We were given a tour of the buffet by Saurabh Khare, who had previously worked at the Liverpool branch. The chain was started in Nottingham in 2004 by Helen and Parmjit Dhaliwal, although Saurabh reckons it was in Liverpool that things really took off. Cardiff is the seventh Red Hot Buffet and Bar to open; in three year’s time they hope to have a total of 25 restaurants like this in the UK.

Cardiff has 35 highly-qualified chefs cooking up some 300 dishes. They specialize in particular cuisines, as Saurabh points out, so chefs from Chinese backgrounds are more likely to be cooking Chinese food, and so on. Additional buffet areas have been created in Cardiff, most notably the central live dessert station where six pastry chefs work. There are some beautifully-crafted confections on show, behind the display of over thirty tempting desserts. Saurabh admiringly admits one of the chefs is a bit of an artist. Looking up, we see previously unseen chefs on a mezzanine floor preparing salads.

Saurabh says that lunchtimes and afternoons (12pm-4pm Mon-Sat) are the main times for children in the restaurant. He indicates the area where a line of pushchairs can usually be found. They have 40 highchairs stacked somewhere to cater for a rush of younger children. Families are seated downstairs, so the upper floor remains a child-free dining zone.

The buffet opens at 5pm in the evenings, and it was already packed by 5.15pm when we arrived last Friday. There were a fair number of children downstairs and red balloons were being handed out. Around the buffet, children of all ages seemed to be mainly encountered around the ice creams (15 flavours). There was a lull around 7.30pm, and then it filled up again quickly but without children. We took our well-fed offspring home soon after, planning another trip over the Christmas holidays (note: they are getting heavily booked).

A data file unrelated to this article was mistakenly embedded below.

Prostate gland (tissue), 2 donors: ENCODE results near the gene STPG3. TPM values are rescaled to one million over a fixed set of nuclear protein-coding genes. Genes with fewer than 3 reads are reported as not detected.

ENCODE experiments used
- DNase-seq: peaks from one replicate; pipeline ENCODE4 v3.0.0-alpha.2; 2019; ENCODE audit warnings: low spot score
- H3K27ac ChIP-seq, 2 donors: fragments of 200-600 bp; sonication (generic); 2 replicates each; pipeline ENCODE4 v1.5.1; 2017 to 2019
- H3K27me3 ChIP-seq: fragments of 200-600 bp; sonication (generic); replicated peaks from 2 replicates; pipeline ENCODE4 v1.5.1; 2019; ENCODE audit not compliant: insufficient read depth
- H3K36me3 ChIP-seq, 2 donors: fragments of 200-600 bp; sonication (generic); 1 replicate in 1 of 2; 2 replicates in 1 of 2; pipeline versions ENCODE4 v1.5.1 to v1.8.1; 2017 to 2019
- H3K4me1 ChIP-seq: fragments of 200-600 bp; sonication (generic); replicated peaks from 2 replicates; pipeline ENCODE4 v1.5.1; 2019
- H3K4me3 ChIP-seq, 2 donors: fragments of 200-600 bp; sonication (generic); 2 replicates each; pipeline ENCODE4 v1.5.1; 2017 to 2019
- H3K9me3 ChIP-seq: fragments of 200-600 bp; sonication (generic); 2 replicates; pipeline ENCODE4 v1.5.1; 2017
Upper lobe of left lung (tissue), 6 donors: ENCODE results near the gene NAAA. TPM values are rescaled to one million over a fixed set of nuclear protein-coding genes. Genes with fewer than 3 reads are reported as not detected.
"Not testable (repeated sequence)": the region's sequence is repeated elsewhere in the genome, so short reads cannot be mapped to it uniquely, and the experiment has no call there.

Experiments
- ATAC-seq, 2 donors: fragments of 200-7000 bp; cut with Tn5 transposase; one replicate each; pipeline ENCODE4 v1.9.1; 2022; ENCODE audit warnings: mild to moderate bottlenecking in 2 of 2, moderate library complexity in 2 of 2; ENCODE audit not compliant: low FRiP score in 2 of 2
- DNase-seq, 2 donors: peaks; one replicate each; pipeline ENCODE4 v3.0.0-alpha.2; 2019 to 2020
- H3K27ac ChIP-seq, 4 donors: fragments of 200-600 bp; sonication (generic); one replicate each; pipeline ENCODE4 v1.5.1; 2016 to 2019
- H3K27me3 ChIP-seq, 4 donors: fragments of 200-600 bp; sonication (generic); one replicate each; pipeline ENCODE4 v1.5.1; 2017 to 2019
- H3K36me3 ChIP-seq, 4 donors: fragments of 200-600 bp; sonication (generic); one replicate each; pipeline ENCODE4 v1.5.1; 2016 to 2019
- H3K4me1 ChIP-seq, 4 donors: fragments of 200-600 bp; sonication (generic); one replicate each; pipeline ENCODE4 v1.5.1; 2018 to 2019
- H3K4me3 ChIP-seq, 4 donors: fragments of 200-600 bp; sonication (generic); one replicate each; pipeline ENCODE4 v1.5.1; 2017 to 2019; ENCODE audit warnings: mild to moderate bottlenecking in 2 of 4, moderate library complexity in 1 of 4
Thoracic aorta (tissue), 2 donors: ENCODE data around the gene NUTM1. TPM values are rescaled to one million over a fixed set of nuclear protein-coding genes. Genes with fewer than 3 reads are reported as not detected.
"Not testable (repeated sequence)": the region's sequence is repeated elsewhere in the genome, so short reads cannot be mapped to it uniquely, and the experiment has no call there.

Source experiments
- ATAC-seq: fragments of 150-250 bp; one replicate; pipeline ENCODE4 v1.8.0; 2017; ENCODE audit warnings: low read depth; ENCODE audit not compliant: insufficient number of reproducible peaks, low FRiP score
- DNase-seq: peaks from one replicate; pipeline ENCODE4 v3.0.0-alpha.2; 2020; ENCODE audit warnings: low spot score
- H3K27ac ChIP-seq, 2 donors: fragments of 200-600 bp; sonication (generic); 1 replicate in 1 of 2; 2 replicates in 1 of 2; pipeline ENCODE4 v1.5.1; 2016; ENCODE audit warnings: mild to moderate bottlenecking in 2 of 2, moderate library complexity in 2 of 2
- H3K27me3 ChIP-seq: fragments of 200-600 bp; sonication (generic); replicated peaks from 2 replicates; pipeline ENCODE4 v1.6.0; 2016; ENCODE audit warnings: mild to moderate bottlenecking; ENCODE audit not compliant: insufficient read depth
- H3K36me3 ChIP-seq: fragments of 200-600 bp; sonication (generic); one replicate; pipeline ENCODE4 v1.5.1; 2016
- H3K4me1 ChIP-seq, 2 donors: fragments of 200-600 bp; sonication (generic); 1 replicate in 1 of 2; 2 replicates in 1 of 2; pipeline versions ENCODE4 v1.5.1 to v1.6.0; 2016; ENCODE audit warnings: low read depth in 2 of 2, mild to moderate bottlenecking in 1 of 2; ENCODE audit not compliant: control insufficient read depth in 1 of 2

I don’t want to give the impression that this is a children’s restaurant. It might not be the best place for a children’s party, for instance, whereas the place is made for office parties (all tastes and cultures catered for). Younger children also need close supervision around the buffet due to the hot food. However, children are made very welcome at Red Hot World Buffet and it provides a unique family dining experience. Best of all, it’s a great place for children to try out new types of food, which they might not have tasted before.

Red Hot World Buffet and Bar
3-6 Hills Street, St David’s Dewi Sant
Cardiff CF10 2LE

Set prices (Children under 10 eat for half price)
Lunch: Adults from £7.99 (rising to £12.99 on Sundays when they are open all day)
Dinner: Adults from £12.99 (rising to £14.99 on Friday and Saturday evenings)
You can book online:
http://www.redhot-worldbuffet.com/redhot_cardiff.html
Opening night at Red Hot World Buffet Cardiff:
http://sfnottingham.blogspot.com/2011/10/red-hot-world-buffet-cardiff.html

2 comments:

  1. I think the place is perfect to have a dinner with family.I have two sons,one is 5 years old and another is 9 year old.Hope,they will like this place.I am planing to visit the place on this coming weekend.